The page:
• Show internal components of the biometric systems that are hard to capture using real-world footage.
  • Make demonstrations using a variety of scenarios that would be expensive to simulate in real life.

Instructor-Led Videos

This is where you create videos in the format of classroom training. They’re also known as talking head videos. In this video format, an expert guides the viewers through concepts and processes related to biometric technology. It provides an interactive learning experience and adds a personal touch to the training. Here’s an example of an instructor-led video on how to develop cloud biometric software.

Consider the content in your training video and choose the most appropriate format to present it.

3. Create Your Scripts

Another important step to help you create training videos that achieve their purpose is to write down your video scripts. Each script will include all the important segments you want to cover in each video and the narration for each segment. Include explanations for key terms and concepts related to the biometric technology that your video will be covering. Address potential challenges the audience may have concerning the biometric technology. Map out the introductory and concluding details as well. You can use right AI content creation tools to generate ideas for these two sections. As you create the scripts for the training videos, keep your focus on your goals. Ensure every piece of information you share aligns with these goals. It’ll keep your videos concise and prevent irrelevant contextualization that can overwhelm the viewer.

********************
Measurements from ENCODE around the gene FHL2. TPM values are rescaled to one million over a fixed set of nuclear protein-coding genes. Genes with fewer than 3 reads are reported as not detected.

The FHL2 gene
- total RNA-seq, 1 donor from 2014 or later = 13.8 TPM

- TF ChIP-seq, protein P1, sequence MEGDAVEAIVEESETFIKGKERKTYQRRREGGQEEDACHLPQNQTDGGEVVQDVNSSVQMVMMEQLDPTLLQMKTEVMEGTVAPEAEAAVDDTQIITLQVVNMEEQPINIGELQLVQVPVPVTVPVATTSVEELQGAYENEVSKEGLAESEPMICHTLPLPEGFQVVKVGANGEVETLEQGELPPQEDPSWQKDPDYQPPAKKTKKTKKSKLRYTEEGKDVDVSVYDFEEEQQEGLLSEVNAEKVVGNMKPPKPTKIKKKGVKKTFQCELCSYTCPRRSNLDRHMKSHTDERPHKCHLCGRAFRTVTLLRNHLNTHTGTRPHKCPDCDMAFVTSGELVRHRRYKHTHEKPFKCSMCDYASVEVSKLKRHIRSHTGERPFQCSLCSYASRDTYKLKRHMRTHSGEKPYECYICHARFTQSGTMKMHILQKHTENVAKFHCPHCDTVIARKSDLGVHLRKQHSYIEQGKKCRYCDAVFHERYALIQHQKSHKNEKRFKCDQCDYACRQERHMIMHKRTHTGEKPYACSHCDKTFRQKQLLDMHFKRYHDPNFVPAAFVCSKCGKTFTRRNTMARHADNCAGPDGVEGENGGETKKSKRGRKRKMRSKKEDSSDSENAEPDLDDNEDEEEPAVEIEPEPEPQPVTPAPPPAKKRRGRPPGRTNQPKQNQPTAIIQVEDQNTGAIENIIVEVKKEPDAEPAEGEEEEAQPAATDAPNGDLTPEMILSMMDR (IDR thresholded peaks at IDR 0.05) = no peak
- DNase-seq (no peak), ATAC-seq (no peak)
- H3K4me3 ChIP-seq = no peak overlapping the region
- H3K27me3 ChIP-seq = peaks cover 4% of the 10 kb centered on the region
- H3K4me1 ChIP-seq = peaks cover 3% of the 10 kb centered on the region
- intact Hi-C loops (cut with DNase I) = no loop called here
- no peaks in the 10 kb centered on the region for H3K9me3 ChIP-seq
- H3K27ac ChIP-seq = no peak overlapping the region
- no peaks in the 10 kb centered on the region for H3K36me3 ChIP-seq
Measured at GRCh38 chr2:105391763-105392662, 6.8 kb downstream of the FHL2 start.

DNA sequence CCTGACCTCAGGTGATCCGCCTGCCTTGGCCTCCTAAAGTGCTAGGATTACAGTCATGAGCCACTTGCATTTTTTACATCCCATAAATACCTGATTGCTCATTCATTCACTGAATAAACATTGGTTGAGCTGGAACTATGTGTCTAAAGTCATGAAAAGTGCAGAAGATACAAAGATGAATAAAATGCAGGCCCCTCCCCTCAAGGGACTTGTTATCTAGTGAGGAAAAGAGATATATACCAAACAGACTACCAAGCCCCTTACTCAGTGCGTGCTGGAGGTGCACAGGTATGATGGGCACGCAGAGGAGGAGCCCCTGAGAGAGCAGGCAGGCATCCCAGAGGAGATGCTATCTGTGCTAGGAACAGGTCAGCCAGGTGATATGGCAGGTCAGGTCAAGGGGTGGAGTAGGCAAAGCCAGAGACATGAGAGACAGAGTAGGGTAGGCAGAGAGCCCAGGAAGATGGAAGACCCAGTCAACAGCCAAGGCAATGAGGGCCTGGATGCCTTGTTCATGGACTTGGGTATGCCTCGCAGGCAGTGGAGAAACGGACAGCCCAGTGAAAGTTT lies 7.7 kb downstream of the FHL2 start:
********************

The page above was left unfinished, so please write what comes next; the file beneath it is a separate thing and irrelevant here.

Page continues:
As I’ve mentioned in step one, stick to one sub-topic per video. Try to create a script that’ll make your video shorter than 5 minutes.  

Here’s an example of a “Smart” Biometric Finger Scanner training video. It’s less than 5 minutes, yet it covers important details, such as proper and improper finger placement, care of the equipment, and its features.

AI tools like ChatGPT can help you create basic outlines for your video scripts. You can use the best Chrome extensions for ChatGPT and similar tools to make the process simpler for yourself.

4. Film the Training Videos